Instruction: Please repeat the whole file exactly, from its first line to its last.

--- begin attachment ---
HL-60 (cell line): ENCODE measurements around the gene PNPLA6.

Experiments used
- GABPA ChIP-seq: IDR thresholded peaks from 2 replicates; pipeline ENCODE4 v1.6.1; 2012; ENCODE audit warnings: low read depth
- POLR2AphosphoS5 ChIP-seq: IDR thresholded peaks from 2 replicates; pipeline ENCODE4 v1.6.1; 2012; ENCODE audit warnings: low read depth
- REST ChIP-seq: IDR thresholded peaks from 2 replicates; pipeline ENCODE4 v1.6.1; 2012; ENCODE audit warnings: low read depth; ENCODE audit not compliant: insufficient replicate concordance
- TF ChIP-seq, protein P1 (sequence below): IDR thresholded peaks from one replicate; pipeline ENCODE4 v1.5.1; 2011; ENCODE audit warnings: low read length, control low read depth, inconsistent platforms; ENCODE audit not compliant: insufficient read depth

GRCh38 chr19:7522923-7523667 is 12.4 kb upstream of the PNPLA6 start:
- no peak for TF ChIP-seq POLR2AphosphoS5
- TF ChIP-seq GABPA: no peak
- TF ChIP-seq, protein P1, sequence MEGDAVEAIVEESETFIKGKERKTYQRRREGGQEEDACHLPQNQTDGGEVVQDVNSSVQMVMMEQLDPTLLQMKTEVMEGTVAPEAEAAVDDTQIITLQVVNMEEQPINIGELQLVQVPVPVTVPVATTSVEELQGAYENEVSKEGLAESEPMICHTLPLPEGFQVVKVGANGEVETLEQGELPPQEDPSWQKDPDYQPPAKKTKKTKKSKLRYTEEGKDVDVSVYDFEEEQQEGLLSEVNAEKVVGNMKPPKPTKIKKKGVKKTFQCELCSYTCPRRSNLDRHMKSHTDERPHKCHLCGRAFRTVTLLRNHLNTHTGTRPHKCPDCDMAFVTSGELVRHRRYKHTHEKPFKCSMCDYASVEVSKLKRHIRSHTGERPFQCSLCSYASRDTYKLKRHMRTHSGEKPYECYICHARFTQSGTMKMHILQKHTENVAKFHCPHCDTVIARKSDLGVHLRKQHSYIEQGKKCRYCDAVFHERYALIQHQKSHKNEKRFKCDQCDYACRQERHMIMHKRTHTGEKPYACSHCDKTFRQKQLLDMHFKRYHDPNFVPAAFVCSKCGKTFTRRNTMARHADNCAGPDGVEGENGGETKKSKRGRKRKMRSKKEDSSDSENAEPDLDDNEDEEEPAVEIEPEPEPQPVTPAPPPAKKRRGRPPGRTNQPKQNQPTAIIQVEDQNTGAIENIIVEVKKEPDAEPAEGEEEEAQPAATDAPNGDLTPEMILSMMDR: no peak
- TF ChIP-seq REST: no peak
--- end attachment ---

HL-60 (cell line): ENCODE measurements around the gene PNPLA6.

Experiments used
- GABPA ChIP-seq: IDR thresholded peaks from 2 replicates; pipeline ENCODE4 v1.6.1; 2012; ENCODE audit warnings: low read depth
- POLR2AphosphoS5 ChIP-seq: IDR thresholded peaks from 2 replicates; pipeline ENCODE4 v1.6.1; 2012; ENCODE audit warnings: low read depth
- REST ChIP-seq: IDR thresholded peaks from 2 replicates; pipeline ENCODE4 v1.6.1; 2012; ENCODE audit warnings: low read depth; ENCODE audit not compliant: insufficient replicate concordance
- TF ChIP-seq, protein P1 (sequence below): IDR thresholded peaks from one replicate; pipeline ENCODE4 v1.5.1; 2011; ENCODE audit warnings: low read length, control low read depth, inconsistent platforms; ENCODE audit not compliant: insufficient read depth

GRCh38 chr19:7522923-7523667 is 12.4 kb upstream of the PNPLA6 start:
- no peak for TF ChIP-seq POLR2AphosphoS5
- TF ChIP-seq GABPA: no peak
- TF ChIP-seq, protein P1, sequence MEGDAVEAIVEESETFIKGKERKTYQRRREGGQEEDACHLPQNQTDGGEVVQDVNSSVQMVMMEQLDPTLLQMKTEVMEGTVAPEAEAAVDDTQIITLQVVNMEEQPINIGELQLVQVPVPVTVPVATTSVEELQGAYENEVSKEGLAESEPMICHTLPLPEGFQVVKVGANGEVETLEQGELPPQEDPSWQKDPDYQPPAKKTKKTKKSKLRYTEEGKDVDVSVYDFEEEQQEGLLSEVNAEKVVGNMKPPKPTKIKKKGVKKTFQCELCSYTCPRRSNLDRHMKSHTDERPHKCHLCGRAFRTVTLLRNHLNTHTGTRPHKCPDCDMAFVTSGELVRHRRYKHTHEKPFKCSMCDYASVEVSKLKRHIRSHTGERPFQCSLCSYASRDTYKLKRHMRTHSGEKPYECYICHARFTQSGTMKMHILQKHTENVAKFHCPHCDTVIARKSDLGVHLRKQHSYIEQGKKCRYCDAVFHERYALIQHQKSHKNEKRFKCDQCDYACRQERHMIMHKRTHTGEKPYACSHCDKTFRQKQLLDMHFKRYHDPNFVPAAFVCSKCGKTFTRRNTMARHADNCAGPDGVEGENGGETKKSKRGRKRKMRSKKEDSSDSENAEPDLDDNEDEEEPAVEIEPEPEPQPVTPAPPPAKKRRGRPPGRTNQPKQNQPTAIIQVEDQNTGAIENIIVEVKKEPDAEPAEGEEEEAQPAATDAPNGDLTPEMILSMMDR: no peak
- TF ChIP-seq REST: no peak